Score (statistics)

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In statistics, the score (or informant) is the gradient of the log-likelihood function with respect to the parameter vector. Evaluated at a particular point, the score indicates the steepness of the log-likelihood function and thereby the sensitivity to infinitesimal changes to the parameter values. If the log-likelihood function is continuous over the parameter space, the score will vanish at a local maximum or minimum; this fact is used in maximum likelihood estimation to find the parameter values that maximize the likelihood function.

Since the score is a function of the observations that are subject to sampling error, it lends itself to a test statistic known as score test in which the parameter is held at a particular value. Further, the ratio of two likelihood functions evaluated at two distinct parameter values can be understood as a definite integral of the score function.[1]


The score is the gradient (the vector of partial derivatives), with respect to some parameter , of the logarithm (commonly the natural logarithm) of the likelihood function (the log-likelihood). If the observation is and its likelihood is , then the score can be found through the chain rule:

Thus the score indicates the sensitivity of (its derivative normalized by its value). Note that is a function of and the observation , so that, in general, it is not a statistic. However, in certain applications, such as the score test, the score is evaluated at a specific value of (such as a null-hypothesis value, or at the maximum likelihood estimate of ), in which case the result is a statistic.

In older literature, the term "linear score" may be used to refer to the score with respect to infinitesimal translation of a given density. This convention arises from a time when the primary parameter of interest was the mean or median of a distribution. In this case, the likelihood of an observation is given by a density of the form . The "linear score" is then defined as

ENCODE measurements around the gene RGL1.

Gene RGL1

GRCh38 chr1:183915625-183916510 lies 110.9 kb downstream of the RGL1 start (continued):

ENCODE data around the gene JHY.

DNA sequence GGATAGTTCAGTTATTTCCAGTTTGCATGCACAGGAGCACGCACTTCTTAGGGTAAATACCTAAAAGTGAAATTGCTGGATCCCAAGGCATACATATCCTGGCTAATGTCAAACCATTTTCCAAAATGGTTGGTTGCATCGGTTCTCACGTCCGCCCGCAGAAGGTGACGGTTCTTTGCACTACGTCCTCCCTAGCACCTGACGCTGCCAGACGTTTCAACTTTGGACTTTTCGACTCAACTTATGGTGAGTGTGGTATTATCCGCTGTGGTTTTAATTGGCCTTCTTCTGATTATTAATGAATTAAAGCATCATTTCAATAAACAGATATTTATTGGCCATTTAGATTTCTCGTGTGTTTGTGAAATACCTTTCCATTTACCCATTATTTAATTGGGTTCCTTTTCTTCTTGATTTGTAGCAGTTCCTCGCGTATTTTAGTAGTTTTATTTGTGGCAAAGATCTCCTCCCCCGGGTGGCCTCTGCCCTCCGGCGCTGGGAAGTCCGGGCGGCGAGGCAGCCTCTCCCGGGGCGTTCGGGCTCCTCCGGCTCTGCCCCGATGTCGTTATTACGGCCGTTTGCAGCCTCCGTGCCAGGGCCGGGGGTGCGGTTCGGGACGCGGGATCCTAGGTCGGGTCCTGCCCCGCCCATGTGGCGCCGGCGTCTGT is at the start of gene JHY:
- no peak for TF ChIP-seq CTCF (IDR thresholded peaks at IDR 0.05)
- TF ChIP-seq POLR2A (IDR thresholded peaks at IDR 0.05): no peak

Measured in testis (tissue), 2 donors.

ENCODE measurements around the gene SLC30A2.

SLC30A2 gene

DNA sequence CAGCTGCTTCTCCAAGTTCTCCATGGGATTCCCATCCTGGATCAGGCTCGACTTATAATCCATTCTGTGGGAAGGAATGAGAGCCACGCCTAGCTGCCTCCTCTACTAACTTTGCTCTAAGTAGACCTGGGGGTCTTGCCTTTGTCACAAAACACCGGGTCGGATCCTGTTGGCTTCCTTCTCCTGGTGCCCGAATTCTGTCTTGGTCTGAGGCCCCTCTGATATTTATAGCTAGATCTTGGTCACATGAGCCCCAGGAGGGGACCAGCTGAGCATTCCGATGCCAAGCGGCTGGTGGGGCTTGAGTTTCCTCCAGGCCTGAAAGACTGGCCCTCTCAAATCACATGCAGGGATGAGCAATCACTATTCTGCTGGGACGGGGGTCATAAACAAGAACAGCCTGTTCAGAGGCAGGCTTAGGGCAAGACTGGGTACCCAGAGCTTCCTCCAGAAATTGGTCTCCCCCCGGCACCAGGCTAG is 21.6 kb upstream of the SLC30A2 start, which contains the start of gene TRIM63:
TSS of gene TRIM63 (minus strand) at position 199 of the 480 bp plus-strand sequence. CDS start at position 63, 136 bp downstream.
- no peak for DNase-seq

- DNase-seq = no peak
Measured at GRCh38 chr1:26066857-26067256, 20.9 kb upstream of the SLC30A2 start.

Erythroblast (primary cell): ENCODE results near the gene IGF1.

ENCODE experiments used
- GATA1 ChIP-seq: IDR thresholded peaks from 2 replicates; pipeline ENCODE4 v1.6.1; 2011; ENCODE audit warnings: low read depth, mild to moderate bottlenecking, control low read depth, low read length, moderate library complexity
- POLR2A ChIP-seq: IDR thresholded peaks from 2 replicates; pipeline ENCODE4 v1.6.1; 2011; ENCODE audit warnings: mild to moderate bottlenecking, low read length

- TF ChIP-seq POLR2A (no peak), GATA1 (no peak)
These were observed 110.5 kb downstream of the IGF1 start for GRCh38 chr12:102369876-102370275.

Under some regularity conditions, the expected value of with respect to the observation , given the true parameter , written , is zero. To see this rewrite the likelihood function as a probability density function . Then:

If certain differentiability conditions are met (see Leibniz integral rule), the integral may be rewritten as

It is worth restating the above result in words: the expected value of the score is zero. Thus, if one were to repeatedly sample from some distribution, and repeatedly calculate the score, then the mean value of the scores would tend to zero as the number of repeat samples approached infinity.


The variance of the score is known as the Fisher information and is written . Because the expectation of the score is zero, this may be written as

Note that the Fisher information, as defined above, is not a function of any particular observation, as the random variable has been averaged out. This concept of information is useful when comparing two methods of observation of some random process.


Bernoulli process[edit]

Consider observing the first n trials of a Bernoulli process, and seeing that A of them are successes and the remaining B are failures, where the probability of success is θ.

Then the likelihood is

so the score s is

We can now verify that the expectation of the score is zero. Noting that the expectation of A is and the expectation of B is n(1 − θ) [recall that A and B are random variables], we can see that the expectation of s is

We can also check the variance of . We know that A + B = n (so Bn − A) and the variance of A is (1 − θ) so the variance of s is

Binary outcome model[edit]

For models with binary outcomes (Y = 1 or 0), the model can be scored with the logarithm of predictions

where p is the probability in the model to be estimated and S is the score.[2]


Scoring algorithm[edit]

The scoring algorithm is an iterative method for numerically determining the maximum likelihood estimator.

Score test[edit]

See also[edit]


  1. ^ Pickles, Andrew (1985). An Introduction to Likelihood Analysis. Norwich: W. H. Hutchins & Sons. pp. 24–29. ISBN 0-86094-190-6.
  2. ^ Steyerberg, E. W.; Vickers, A. J.; Cook, N. R.; Gerds, T.; Gonen, M.; Obuchowski, N.; Pencina, M. J.; Kattan, M. W. (2010). "Assessing the performance of prediction models. A framework for traditional and novel measures". Epidemiology. 21 (1): 128–138. doi:10.1097/EDE.0b013e3181c30fb2. PMC 3575184.